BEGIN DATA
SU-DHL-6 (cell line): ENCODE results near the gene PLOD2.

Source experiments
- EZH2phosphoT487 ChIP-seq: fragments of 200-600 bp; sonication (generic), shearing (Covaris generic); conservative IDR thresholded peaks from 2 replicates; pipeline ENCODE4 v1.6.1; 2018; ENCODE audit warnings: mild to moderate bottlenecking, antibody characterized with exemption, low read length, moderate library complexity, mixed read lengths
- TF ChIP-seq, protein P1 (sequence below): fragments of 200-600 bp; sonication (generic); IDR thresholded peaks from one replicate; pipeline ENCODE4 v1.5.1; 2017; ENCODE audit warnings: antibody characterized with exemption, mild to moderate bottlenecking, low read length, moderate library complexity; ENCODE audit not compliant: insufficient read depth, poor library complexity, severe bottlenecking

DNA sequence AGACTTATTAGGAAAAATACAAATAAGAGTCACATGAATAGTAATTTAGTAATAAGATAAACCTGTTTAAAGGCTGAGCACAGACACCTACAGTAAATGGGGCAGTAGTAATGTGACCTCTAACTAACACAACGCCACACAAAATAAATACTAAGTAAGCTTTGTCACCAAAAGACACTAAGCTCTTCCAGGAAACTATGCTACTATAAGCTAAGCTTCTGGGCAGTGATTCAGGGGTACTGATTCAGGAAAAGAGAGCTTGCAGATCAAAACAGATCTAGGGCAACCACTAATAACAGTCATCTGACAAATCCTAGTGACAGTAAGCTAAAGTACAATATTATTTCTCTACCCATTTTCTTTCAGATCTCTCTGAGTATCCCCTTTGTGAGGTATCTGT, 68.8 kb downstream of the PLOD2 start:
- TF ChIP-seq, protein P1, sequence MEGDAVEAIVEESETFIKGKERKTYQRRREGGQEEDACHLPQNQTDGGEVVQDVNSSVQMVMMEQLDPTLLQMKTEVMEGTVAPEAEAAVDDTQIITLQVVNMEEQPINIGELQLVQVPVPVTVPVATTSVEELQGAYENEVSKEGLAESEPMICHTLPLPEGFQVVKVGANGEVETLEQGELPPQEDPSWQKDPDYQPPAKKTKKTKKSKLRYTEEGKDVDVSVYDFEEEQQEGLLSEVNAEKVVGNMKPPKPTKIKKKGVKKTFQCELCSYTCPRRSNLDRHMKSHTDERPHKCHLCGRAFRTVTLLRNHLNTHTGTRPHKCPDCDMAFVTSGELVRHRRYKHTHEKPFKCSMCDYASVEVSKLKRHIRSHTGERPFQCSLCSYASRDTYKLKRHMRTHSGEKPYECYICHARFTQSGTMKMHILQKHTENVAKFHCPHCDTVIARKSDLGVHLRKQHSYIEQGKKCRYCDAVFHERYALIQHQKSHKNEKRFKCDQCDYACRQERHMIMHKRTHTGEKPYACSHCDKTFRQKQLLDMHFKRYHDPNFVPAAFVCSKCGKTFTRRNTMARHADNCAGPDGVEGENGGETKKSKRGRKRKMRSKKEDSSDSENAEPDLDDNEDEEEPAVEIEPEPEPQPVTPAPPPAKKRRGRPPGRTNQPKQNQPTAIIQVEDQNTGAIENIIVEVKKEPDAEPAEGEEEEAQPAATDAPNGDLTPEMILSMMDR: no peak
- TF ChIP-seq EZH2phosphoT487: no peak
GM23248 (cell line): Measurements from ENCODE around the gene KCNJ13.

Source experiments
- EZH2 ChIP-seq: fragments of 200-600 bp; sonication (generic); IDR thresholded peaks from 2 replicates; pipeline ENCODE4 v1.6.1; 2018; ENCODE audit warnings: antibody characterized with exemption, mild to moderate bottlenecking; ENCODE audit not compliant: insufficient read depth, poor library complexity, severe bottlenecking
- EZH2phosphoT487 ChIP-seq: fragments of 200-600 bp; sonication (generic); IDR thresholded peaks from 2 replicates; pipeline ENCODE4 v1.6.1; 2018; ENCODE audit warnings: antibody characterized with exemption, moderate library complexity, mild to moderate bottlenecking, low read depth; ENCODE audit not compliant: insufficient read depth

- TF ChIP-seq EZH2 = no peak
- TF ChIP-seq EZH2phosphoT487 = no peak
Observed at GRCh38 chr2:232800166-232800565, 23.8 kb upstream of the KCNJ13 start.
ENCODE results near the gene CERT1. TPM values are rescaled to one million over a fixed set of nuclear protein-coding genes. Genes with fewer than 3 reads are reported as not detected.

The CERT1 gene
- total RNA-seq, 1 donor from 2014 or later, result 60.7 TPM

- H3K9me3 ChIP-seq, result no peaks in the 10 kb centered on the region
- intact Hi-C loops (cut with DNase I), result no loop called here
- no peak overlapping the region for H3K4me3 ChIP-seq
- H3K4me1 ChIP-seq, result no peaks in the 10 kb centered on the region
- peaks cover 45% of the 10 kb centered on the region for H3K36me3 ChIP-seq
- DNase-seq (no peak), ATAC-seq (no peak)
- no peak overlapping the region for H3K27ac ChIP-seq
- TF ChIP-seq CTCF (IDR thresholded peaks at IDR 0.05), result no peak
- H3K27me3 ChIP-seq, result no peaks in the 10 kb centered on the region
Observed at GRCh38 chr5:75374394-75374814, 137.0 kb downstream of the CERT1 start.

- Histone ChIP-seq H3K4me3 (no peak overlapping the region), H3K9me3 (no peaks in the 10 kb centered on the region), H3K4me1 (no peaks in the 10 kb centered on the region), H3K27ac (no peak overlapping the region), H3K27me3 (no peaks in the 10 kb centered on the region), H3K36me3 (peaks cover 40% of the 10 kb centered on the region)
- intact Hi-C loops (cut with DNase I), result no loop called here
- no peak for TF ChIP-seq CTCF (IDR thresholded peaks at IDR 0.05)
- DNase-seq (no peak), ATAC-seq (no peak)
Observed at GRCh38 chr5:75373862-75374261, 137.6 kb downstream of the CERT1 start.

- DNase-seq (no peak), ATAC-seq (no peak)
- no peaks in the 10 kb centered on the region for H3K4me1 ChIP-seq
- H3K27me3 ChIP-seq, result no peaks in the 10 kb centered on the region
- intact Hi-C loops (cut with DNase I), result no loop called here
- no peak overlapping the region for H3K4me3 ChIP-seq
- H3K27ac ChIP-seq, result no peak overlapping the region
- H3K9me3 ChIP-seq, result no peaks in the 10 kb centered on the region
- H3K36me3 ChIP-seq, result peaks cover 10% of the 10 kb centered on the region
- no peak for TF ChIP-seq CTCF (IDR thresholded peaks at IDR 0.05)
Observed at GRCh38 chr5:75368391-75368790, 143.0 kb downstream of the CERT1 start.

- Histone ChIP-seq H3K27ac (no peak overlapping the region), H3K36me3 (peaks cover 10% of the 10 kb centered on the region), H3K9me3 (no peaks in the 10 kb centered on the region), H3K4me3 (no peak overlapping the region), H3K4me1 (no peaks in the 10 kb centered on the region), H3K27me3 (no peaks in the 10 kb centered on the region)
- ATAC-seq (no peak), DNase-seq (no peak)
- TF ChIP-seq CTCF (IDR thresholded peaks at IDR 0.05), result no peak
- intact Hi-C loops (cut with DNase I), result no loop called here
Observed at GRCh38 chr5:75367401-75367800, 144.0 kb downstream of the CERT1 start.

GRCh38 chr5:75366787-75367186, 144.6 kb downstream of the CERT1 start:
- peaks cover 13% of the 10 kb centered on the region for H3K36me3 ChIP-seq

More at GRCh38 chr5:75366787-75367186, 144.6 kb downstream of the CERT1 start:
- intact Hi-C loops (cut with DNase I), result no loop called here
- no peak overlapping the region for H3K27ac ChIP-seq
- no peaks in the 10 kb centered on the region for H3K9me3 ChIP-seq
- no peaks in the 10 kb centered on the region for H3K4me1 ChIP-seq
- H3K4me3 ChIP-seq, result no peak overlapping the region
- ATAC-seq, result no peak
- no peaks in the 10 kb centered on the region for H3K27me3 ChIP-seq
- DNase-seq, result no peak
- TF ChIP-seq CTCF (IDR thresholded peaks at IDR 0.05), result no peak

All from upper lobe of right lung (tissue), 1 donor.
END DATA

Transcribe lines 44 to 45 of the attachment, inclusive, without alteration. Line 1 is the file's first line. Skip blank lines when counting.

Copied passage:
- ATAC-seq (no peak), DNase-seq (no peak)
- TF ChIP-seq CTCF (IDR thresholded peaks at IDR 0.05), result no peak